Biden also has a long, long record. And when you have that, it is easy to make someone look like a hypocrite, or, as we say these days, a flip flopper. Within one day the McCain campaign has an ad out showing Biden dissing Obama and praising McCain. There are already top ten lists out for Biden gaffes.

Not that either campaign cares that much about Delaware. It will go Democrat with or without Obama and has few electoral votes. Ironically, Mr. Delaware, Joe Biden, received only 3% of the primary vote as opposed to 53% for Obama and 42% for Clinton.

Chris Dodd, although not as exciting as Biden, would have been a better choice. He has Biden’s strengths without his weaknesses. The fact that he was disqualified because he got a sub-prime loan is political correctness idiocy, of course. Who wouldn’t take the best loan they could get? He did nothing crooked or underhanded? It’s just this blockhead way of thinking that the sub-prime scandals somehow taints the people who got the loans. (take a look at my July 24th, 2008 post -Various Nonsense - where I discuss whether political do-gooders created this problem years ago by forcing banks to weaken their underwriting requirements in order to have more minority homeowners).

McCain has a harder job than Obama. He will almost certainly make some happy and others unhappy whatever his choice is. Conservatives want Romney for VP, just as they wanted him to be the presidential candidate to begin with. On the other hand, independents like me, who liked the moderate, aisle hopping, maverick McCain and are disappointed by the true believer McCain who is running for president, want a more moderate choice. I’m not a big Joe Lieberman fan, but he would excite me as the VP choice just because it means that one candidate is spitting in the face of his party. Of course, it would be Republican convention suicide, and is not going to happen.

At the end of the day, the VP selection is a bit like a roller coaster ride. It’s thrilling and seems very important in the midst of it, but when it is all said and done, it won’t mean much at all. But, you take the ride anyway, because its fun.

Thursday, August 14, 2008

Most Valuable Olympian

A young friend of mine (age 7 actually), on being explained that Michael Phelps had won 8 gold medals, more than anyone else had ever done, asked they just don't name him winner of the Olympics and get it over with. Hmmm. Winner of the Olympics. Maybe a little much, but why isn't there a Most Valuable Olympian (MVO)?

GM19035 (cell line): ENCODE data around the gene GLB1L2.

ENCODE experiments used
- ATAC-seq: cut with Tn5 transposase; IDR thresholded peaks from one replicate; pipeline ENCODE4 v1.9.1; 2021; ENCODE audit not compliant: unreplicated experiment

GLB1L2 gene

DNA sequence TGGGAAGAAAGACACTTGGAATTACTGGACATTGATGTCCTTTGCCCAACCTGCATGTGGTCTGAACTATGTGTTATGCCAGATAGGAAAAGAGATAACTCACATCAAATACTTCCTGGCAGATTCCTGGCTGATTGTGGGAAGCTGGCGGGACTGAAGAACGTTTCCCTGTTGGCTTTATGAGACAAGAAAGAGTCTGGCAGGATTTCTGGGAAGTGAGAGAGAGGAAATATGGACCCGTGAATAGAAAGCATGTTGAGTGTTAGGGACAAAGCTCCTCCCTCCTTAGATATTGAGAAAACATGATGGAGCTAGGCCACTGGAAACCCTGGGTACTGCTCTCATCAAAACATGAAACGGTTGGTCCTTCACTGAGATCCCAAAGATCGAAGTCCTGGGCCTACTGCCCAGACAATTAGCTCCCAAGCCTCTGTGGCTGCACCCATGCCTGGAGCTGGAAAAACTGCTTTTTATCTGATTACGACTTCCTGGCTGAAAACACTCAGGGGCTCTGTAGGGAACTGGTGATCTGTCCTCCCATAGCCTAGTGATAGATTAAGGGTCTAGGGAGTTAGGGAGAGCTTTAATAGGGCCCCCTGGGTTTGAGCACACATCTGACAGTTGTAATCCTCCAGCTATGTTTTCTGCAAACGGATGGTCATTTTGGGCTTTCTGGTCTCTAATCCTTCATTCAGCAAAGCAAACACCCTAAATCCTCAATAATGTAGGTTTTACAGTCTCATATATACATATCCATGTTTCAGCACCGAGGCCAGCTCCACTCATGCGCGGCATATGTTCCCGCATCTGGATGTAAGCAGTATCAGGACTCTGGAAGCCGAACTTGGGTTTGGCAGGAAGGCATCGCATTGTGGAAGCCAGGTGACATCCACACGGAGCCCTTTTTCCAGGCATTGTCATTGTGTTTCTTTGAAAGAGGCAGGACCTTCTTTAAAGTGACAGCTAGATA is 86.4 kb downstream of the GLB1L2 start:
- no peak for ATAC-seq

Here's my own list starting at the beginning of modern Olympics. I thought I would need more help in remembering all of these athletes, but I was obsessed with these athletes when I was young, and though, of course, I never saw most of them, I remember reading about all of them with great pleasure, brought back by this exercise.

1896 - Spiridon Louis, a professional water carrier, had to be persuaded to run in the Marathon for the host country, Greece, and, upon winning, became a national hero, being their only gold medalist. Asked by the King what he would want as a reward he replied a carriage and donkey for his business. Good runner. Obviously, either very content, or not so smart.

1900 - Easily Alvin Kraenzlein, a boyhood hero of mine (I can't remember why). He tied for first in the 60 meters (now the shortest is 100), and won the 110 meters, the 220 meter hurdles as well as the long jump. Sort of an early version of Jessie Owens.

1904 - Very difficult choice. Three U.S. stars were outstanding. Archie Hahn won the 60, 100 and 200 meters. Jim Lightbody won the steeplechase, 800 and 1500 meter races, setting a world record in the last. However, a gymnast named George Eyeser, who had a wooden leg, won 6 medals total (3 golds). You got to give it to him, no?